Benzothiadiazole (BTH) is a functional analog of SA and one of the so-called plant activators that protect various plants from infectious diseases (Görlach et al., 1996; Lawton et al., 1996). In dicots, plant activators induce defense responses by activating the SA signaling pathway. When BTH is applied to plants at high dosages, it induces constitutive activation of defense responses, including several defense-related genes (direct defense; Kohler et al., 2002; van Hulten et al., 2006). By contrast, when BTH is applied at relatively low dosages, plants' defense responses do not activate immediately but become apparent only after pathogen infection (Conrath et al., 2002). This mode of action, which is common among plant activators, is termed potentiation or priming. In rice, BTH enhances resistance to R. solani (Rohilla et al., 2002) and M. grisea (Schweizer et al., 1999) and is used in the field, but the molecular mechanisms underlying its action remain to be investigated.

In dicots, several regulatory proteins have been implicated in the transcriptional regulation of defense genes under the control of the SA signaling pathway. Among those is Arabidopsis NPR1, an important positive regulator in this pathway that is required for transducing the SA signal to downstream PR gene activation (Cao et al., 1997). Chern et al. (2001) have reported that overexpression of Arabidopsis NPR1 in rice enhances resistance to Xanthomonas oryzae. In addition, Arabidopsis NPR1 interacts with the bZIP-type transcription factors (TFs) of rice, as in Arabidopsis (Chern et al., 2001). Those investigators have shown that NH1, a rice ortholog of NPR1, also interacts with a bZIP-type TF in rice and that NH1 overexpression in rice confers high levels of resistance to X. oryzae (Chern et al., 2005). These observations suggest that rice has a signaling pathway for disease resistance that is similar to the SA-dependent pathway in dicots.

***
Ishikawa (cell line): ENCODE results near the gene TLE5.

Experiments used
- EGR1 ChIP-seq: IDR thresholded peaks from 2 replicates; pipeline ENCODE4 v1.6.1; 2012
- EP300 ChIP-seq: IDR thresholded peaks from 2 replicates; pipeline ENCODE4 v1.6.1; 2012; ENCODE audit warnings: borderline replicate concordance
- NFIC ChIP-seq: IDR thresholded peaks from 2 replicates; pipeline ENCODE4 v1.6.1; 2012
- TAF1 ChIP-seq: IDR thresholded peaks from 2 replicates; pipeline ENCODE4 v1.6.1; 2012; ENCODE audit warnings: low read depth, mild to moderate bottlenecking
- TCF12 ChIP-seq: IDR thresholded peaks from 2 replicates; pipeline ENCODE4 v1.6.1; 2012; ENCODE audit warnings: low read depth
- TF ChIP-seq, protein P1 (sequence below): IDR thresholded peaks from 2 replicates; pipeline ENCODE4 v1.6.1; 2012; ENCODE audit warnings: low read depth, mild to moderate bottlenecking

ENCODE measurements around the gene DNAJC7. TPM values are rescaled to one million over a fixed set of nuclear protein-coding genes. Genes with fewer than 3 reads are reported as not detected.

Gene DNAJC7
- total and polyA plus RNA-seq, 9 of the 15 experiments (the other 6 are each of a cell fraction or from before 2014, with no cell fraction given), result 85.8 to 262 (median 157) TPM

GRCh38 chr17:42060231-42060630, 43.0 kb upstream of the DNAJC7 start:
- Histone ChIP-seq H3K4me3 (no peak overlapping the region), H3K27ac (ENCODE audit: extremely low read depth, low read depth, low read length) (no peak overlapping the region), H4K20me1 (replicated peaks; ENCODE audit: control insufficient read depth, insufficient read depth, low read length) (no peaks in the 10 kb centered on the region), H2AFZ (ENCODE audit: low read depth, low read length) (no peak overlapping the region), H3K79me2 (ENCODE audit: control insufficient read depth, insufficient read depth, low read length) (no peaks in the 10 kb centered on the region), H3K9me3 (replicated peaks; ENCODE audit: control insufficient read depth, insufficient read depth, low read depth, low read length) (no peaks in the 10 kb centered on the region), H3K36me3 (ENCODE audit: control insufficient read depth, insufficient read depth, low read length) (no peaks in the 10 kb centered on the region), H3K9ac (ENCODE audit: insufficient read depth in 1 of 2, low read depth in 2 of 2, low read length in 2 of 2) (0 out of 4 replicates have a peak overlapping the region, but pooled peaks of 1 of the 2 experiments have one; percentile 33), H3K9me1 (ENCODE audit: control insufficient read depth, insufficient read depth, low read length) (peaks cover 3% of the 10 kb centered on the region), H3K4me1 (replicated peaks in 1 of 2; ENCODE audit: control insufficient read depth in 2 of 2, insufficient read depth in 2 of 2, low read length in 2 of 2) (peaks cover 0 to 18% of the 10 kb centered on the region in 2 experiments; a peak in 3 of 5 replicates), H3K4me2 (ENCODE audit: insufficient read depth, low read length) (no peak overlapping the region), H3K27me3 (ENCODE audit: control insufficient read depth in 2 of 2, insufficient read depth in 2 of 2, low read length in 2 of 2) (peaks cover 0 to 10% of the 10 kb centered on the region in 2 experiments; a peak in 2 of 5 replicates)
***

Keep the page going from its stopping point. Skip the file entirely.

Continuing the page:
The WRKY family of TFs has been suggested to play a role in controlling the transcription of defense genes through the W-box in their promoters, which is a key cis-element for defense-related transcriptional regulation (Rushton et al., 1996; Eulgem et al., 1999; Maleck et al., 2000). In Arabidopsis, the WRKY family consists of an estimated 74 members that fall into three major groups on a structural basis (Eulgem, 2005). A large number of WRKY genes are expressed in response to pathogen infection (Kalde et al., 2003), and the function of several WRKY TFs has been implicated in the defense reactions in Arabidopsis (Yu et al., 2001; Chen and Chen, 2002; Robatzek and Somssich, 2002). An Arabidopsis group III WRKY TF, WRKY70, activates SA-regulated genes downstream of NPR1 and represses jasmonic acid (JA)–responsive genes, integrating SA and JA signaling during systemic acquired resistance (Li et al., 2004). Recent studies have placed several WRKY TFs, including At WRKY70, downstream of NPR1 in the SA signaling pathway on the basis of transcriptional profiling using Arabidopsis npr1 mutant plants (Wang et al., 2006). Based on chromatin immunoprecipitation experiments in parsley (Petroselinum crispum), it has been proposed that WRKY TFs act in a network of mutually competing participants with temporal displacement occurring at defined cis-elements preoccupied by other family members in a stimulus-dependent manner (Turck et al., 2004; Ülker and Somssich, 2004). More recent works have shown various roles of WRKY TFs in defense programs of Arabidopsis (Journot-Catalino et al., 2006; Wang et al., 2006; Xu et al., 2006). The WRKY TFs form a superfamily in rice, as in dicots (Xie et al., 2005). Several WRKY genes are expressed in response to the rice blast fungal elicitor (Kim et al., 2000), infection with causal agents of bacterial blight and fungal blast diseases (Wen et al., 2003; Ryu et al., 2006), and defense signal molecules SA and JA (Ryu et al., 2006). Os WRKY03 (Liu et al., 2005) and Os WRKY71 (Liu et al., 2006) were functionally characterized, and both were placed upstream of NH1. However, our knowledge of the functions of WRKY TFs in the defense programs in rice is limited.